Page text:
Today I was scrolling through Facebook to find something interesting to share and there was this picture that said, "beautiful honeymoon bed". It was muted in the grays and whites that Joanna Gaines has made so popular. It had a beautiful canopy with thicker fabric and romantic white lights all around the top. However, looking closer at the picture, it looked like a dangerous place to sleep (at least for someone like me)! First, the mattress was about 5 inches thick. Ouch. Then I noticed this gorgeous rustic console table at the foot of the bed. How nice! Until I saw the jar of water on that table with a "stick' in it that was about 3 feet above the jar! Water at the foot of my bed and stick to hit when I am meandering to the restroom in the middle of the night is a definite no no. Then very low above the head of the bed were antlers on the wall. Large antlers. I figure the white lights in the canopy were to be left on all night so you could avoid these midnight catastrophes! Which isn't very conducive to sleep for me seeing I am an middle aged woman and not a young child that needs a night light. (Unless the night light is in a bathroom...!)
This got me to thinking about how we see things when we are looking to buy a home. How some things are "must haves" until we actually HAVE them and how some things that look beautiful become a pain when have to deal with them on a daily basis. Then there is the division between you and your partner as to your own personal wants/needs in a home and what you are willing to deal with when it important to your "better half".
Being practical will always be better than seeking perfection. Pictures in magazines can inspire us, but, the next time you look at one of those gorgeous pictures--be a little more critical. Picture YOUR family and YOUR kids in that picture! What would work and what wouldn't?
Here are a few things that really popped my bubble on "features" I thought were perfect:
1. The Sunken Tub - All you see on so many design shows is this gorgeous deep, huge bathtub in the master bath. My first experience with one was a tub with jets! I was so excited! Getting into a tub like that to get away from my kids would be amazing........ Until I found out that the water had to be a certain height for the jets to be turned on and when the tub was that full, it had drained the water heater and then you couldn't rinse off or anything afterwards because it would be too cold. My second (and last) experience with a huge tub was there were no jets (didn't like what all it took the time before) and there was a water heater for that bathroom alone, so having cold water wasn't going to be a problem. So I was excited again! However, you still have to CLEAN big tubs like that and getting in them to clean them was usually how it had to happen. As a mother of young kids, with a giant tub you will usually try at least once to let them have fun in the tub. Which if you have young children you know how bath time can wear you out as it is, let alone having to rinse down a huge tub (and dry the walls sometimes) afterwards. So the novelty of the huge tub to soak in wore off pretty fast. When the kids grew up I didn't have the need to soak for an hour in a tub anymore, either! Funny how that happened!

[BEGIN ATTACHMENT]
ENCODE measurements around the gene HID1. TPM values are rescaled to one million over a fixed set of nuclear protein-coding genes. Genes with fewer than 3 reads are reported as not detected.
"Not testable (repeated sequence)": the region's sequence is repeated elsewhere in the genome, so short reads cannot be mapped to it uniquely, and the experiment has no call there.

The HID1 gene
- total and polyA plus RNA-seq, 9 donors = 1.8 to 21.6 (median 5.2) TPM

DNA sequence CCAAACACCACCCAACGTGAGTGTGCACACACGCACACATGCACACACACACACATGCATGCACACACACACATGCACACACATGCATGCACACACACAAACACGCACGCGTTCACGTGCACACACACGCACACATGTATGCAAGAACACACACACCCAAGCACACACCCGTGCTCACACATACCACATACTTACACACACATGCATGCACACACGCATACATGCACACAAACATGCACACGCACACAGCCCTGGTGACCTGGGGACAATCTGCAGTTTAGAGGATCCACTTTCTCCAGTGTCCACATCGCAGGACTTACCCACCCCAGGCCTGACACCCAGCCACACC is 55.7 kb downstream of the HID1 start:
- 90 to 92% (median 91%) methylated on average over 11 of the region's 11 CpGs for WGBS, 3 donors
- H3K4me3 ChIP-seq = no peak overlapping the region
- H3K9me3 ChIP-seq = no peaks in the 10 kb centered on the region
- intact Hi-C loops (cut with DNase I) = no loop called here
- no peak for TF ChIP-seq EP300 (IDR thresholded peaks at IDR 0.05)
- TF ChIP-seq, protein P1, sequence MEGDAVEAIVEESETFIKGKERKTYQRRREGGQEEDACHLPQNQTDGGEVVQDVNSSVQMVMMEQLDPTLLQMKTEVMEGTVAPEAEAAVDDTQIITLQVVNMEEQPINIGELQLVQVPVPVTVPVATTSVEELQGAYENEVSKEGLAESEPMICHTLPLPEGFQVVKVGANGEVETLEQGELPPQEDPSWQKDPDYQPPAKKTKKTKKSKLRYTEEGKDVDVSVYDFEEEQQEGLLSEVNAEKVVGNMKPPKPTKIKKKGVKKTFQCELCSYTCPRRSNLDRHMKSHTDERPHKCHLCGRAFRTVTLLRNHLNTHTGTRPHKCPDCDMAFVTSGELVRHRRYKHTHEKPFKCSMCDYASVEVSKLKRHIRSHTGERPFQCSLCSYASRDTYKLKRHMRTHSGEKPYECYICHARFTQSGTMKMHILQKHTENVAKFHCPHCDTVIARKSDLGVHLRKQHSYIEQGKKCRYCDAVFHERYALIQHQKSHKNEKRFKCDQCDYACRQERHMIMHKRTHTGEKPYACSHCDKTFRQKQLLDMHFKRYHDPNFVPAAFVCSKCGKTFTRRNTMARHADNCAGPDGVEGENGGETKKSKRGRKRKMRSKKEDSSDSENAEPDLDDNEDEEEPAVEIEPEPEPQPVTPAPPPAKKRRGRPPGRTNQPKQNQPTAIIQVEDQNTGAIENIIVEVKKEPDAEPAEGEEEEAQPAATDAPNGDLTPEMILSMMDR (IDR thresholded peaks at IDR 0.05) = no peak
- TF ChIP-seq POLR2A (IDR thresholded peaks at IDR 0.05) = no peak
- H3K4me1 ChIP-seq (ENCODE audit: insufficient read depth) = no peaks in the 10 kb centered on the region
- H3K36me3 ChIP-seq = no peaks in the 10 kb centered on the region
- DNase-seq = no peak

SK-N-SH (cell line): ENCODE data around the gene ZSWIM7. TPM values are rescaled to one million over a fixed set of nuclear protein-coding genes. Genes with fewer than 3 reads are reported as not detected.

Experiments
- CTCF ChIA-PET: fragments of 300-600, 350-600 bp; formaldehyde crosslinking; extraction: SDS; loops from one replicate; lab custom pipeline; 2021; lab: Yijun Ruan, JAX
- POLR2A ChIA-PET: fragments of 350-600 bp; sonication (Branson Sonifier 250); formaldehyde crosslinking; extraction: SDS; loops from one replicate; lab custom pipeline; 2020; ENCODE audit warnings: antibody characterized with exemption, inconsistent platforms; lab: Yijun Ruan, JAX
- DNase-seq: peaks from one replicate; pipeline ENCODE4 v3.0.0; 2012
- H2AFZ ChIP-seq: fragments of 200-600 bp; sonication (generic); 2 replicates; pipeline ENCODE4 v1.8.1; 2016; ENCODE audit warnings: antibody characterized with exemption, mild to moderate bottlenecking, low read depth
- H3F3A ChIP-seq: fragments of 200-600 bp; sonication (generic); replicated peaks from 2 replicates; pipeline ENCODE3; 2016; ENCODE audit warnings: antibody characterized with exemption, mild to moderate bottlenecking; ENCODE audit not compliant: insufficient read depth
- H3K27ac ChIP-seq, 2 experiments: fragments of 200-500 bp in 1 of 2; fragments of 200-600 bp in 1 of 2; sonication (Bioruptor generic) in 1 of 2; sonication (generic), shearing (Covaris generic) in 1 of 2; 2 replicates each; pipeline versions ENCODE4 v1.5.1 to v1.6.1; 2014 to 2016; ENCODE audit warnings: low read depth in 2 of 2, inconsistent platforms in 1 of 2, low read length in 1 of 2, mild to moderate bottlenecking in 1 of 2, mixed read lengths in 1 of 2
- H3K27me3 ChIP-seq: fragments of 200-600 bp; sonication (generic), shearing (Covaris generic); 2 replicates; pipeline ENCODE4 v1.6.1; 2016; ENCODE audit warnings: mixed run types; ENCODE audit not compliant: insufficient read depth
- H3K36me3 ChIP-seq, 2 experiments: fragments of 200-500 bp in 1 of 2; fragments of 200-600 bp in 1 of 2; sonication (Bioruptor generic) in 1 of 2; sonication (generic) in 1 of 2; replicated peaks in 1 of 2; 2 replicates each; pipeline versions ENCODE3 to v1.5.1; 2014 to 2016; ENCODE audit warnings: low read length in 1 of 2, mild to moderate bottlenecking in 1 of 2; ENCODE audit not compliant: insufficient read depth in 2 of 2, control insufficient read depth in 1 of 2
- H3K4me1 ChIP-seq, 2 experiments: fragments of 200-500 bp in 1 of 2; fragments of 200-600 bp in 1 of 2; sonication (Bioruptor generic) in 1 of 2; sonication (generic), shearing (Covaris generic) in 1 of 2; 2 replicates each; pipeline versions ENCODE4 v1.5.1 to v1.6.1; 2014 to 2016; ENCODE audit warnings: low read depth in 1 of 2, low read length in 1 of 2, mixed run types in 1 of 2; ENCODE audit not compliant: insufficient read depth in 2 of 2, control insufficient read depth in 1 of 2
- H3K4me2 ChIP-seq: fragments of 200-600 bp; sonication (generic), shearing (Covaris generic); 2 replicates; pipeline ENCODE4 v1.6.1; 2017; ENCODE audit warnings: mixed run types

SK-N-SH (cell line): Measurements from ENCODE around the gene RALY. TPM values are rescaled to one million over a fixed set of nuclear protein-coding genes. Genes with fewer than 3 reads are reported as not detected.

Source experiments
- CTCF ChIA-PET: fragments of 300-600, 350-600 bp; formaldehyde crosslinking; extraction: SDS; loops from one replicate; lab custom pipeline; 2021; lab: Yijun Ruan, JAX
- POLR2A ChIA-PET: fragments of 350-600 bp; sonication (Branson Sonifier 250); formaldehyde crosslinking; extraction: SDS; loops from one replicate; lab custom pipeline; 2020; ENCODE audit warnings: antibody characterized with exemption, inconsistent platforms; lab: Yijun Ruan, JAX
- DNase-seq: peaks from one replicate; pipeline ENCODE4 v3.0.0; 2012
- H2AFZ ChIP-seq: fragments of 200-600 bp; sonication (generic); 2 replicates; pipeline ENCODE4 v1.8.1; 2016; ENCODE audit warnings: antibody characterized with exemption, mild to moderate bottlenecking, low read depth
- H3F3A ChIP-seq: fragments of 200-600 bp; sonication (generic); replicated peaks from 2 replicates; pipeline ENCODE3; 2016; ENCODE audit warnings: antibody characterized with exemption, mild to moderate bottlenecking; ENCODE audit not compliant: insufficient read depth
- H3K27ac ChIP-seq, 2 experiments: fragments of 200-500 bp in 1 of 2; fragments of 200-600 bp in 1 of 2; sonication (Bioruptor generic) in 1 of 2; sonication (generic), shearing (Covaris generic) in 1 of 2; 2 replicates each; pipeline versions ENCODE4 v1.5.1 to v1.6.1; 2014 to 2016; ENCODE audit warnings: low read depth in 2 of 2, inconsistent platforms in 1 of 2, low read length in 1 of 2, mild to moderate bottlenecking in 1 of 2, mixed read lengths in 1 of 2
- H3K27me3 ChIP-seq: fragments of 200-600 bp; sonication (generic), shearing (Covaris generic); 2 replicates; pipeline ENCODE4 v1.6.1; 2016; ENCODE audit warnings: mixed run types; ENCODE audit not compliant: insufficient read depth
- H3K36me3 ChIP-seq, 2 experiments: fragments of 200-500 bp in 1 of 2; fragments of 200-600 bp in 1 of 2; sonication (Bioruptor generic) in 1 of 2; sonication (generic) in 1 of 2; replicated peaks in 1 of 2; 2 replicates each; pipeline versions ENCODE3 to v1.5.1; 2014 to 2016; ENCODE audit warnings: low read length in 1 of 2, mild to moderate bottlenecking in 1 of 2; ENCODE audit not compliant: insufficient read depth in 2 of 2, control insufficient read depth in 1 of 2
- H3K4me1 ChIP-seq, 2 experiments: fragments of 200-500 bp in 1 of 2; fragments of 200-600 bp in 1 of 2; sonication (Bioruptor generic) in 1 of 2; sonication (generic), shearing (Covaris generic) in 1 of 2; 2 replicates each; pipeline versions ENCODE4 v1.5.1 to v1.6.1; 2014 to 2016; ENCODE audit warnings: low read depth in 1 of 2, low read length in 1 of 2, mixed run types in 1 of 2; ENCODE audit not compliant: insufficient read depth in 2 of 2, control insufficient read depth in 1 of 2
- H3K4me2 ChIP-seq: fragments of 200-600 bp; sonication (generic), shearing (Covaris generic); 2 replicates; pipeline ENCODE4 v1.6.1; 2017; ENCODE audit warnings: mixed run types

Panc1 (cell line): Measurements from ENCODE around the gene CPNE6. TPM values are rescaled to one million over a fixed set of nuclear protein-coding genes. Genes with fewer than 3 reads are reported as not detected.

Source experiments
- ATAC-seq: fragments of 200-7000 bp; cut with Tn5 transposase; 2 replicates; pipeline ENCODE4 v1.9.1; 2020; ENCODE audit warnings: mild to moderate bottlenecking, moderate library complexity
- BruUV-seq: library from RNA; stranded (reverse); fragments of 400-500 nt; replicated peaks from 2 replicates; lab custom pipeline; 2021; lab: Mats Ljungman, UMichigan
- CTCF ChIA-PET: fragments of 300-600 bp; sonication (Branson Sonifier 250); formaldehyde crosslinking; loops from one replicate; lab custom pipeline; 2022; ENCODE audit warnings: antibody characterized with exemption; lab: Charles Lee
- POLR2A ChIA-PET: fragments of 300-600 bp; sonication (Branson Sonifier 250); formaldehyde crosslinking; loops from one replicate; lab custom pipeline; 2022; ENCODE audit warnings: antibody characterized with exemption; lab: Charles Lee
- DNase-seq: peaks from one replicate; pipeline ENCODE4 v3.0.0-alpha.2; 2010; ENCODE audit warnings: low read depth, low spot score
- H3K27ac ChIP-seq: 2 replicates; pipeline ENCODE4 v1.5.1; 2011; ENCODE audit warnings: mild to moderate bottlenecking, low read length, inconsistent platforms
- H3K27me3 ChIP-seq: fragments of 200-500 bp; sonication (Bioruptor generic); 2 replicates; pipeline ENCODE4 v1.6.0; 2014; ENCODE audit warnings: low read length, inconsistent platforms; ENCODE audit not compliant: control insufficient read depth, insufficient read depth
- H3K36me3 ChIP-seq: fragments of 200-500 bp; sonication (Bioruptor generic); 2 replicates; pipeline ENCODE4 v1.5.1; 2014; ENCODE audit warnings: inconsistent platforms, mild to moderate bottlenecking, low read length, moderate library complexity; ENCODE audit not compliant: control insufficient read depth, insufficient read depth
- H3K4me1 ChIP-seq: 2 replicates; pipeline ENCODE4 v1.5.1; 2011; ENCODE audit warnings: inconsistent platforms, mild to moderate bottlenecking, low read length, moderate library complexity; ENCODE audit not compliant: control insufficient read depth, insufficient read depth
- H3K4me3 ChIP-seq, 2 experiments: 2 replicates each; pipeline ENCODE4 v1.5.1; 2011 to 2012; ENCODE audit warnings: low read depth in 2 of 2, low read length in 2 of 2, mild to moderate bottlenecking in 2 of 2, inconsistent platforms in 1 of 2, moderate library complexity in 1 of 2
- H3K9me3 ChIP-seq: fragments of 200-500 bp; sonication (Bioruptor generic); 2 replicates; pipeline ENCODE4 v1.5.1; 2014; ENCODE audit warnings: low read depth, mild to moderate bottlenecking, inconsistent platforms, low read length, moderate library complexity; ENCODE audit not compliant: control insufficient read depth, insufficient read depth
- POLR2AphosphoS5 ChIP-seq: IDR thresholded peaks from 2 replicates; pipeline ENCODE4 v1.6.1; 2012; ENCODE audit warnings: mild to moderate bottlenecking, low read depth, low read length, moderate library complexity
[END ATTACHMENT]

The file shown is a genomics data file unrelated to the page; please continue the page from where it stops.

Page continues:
2. The Swimming Pool - For me, this is still one of my favorite things I ever had. It was a great tool that helped me lose weight (but I gained it all back even before we moved from there) and when my mother was sick, during the summer I could relax outside in the pool and sunshine to keep my sanity. However, for my husband it quickly became his nemesis. I had that home when we got married and it was a large house. He was moving to a home with a LOT of garage space, a pool and a nice yard. However, the home shrunk quick since I already had four kids, my mother and my dog living in that home when he and his dog moved in, the garages filled up with all the stuff that comes with 3 different households living together and the pool was a lot of work and expense. He began to loathe the summer months as the kids grew up and didn't swim as much. We opened and closed it every year until we moved, but I think he was so glad to get away from that. It was a lot. Do some research and see how much it will cost for you to upkeep a pool and think of how much your family might swim, then do that math. Maybe it will be a great blessing to you--but remember, if the usage goes way down below what you thought it would be, the pool can't just easily be removed, whether it's below ground or not!